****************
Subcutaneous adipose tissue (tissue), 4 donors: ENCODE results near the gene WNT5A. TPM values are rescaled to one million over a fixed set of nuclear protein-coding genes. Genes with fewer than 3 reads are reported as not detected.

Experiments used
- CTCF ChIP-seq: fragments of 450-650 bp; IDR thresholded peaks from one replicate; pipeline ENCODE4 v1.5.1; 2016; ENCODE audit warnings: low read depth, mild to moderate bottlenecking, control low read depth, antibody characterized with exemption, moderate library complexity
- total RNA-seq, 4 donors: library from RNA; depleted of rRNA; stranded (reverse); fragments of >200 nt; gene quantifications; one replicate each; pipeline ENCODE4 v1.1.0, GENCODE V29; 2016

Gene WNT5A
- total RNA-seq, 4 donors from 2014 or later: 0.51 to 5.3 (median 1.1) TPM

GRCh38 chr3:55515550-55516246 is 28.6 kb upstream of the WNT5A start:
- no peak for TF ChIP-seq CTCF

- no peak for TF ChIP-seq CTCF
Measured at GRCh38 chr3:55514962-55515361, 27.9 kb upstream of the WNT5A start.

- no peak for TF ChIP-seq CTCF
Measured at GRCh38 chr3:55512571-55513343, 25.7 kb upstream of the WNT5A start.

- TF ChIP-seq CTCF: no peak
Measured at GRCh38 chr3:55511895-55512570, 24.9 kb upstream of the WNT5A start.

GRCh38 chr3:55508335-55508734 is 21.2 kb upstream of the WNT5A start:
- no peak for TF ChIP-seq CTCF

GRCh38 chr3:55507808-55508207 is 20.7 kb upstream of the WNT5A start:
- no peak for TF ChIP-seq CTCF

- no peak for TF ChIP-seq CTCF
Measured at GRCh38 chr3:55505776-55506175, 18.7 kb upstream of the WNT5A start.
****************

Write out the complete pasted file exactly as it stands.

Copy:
Subcutaneous adipose tissue (tissue), 4 donors: ENCODE results near the gene WNT5A. TPM values are rescaled to one million over a fixed set of nuclear protein-coding genes. Genes with fewer than 3 reads are reported as not detected.

Experiments used
- CTCF ChIP-seq: fragments of 450-650 bp; IDR thresholded peaks from one replicate; pipeline ENCODE4 v1.5.1; 2016; ENCODE audit warnings: low read depth, mild to moderate bottlenecking, control low read depth, antibody characterized with exemption, moderate library complexity
- total RNA-seq, 4 donors: library from RNA; depleted of rRNA; stranded (reverse); fragments of >200 nt; gene quantifications; one replicate each; pipeline ENCODE4 v1.1.0, GENCODE V29; 2016

Gene WNT5A
- total RNA-seq, 4 donors from 2014 or later: 0.51 to 5.3 (median 1.1) TPM

GRCh38 chr3:55515550-55516246 is 28.6 kb upstream of the WNT5A start:
- no peak for TF ChIP-seq CTCF

- no peak for TF ChIP-seq CTCF
Measured at GRCh38 chr3:55514962-55515361, 27.9 kb upstream of the WNT5A start.

- no peak for TF ChIP-seq CTCF
Measured at GRCh38 chr3:55512571-55513343, 25.7 kb upstream of the WNT5A start.

- TF ChIP-seq CTCF: no peak
Measured at GRCh38 chr3:55511895-55512570, 24.9 kb upstream of the WNT5A start.

GRCh38 chr3:55508335-55508734 is 21.2 kb upstream of the WNT5A start:
- no peak for TF ChIP-seq CTCF

GRCh38 chr3:55507808-55508207 is 20.7 kb upstream of the WNT5A start:
- no peak for TF ChIP-seq CTCF

- no peak for TF ChIP-seq CTCF
Measured at GRCh38 chr3:55505776-55506175, 18.7 kb upstream of the WNT5A start.